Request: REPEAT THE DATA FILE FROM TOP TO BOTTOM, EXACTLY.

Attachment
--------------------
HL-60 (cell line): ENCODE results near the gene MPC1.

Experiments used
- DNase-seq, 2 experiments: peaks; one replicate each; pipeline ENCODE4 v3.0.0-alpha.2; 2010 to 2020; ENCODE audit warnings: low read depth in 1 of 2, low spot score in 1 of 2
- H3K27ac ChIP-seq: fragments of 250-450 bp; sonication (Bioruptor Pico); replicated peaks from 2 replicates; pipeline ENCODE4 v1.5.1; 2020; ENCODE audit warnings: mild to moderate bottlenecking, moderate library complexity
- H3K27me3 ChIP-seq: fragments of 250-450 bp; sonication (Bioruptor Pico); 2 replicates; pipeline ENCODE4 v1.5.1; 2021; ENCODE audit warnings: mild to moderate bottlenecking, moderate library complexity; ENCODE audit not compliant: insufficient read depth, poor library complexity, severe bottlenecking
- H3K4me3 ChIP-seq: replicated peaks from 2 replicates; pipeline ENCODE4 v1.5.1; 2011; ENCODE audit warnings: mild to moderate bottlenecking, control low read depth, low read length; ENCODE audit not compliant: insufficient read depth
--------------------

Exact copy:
HL-60 (cell line): ENCODE results near the gene MPC1.

Experiments used
- DNase-seq, 2 experiments: peaks; one replicate each; pipeline ENCODE4 v3.0.0-alpha.2; 2010 to 2020; ENCODE audit warnings: low read depth in 1 of 2, low spot score in 1 of 2
- H3K27ac ChIP-seq: fragments of 250-450 bp; sonication (Bioruptor Pico); replicated peaks from 2 replicates; pipeline ENCODE4 v1.5.1; 2020; ENCODE audit warnings: mild to moderate bottlenecking, moderate library complexity
- H3K27me3 ChIP-seq: fragments of 250-450 bp; sonication (Bioruptor Pico); 2 replicates; pipeline ENCODE4 v1.5.1; 2021; ENCODE audit warnings: mild to moderate bottlenecking, moderate library complexity; ENCODE audit not compliant: insufficient read depth, poor library complexity, severe bottlenecking
- H3K4me3 ChIP-seq: replicated peaks from 2 replicates; pipeline ENCODE4 v1.5.1; 2011; ENCODE audit warnings: mild to moderate bottlenecking, control low read depth, low read length; ENCODE audit not compliant: insufficient read depth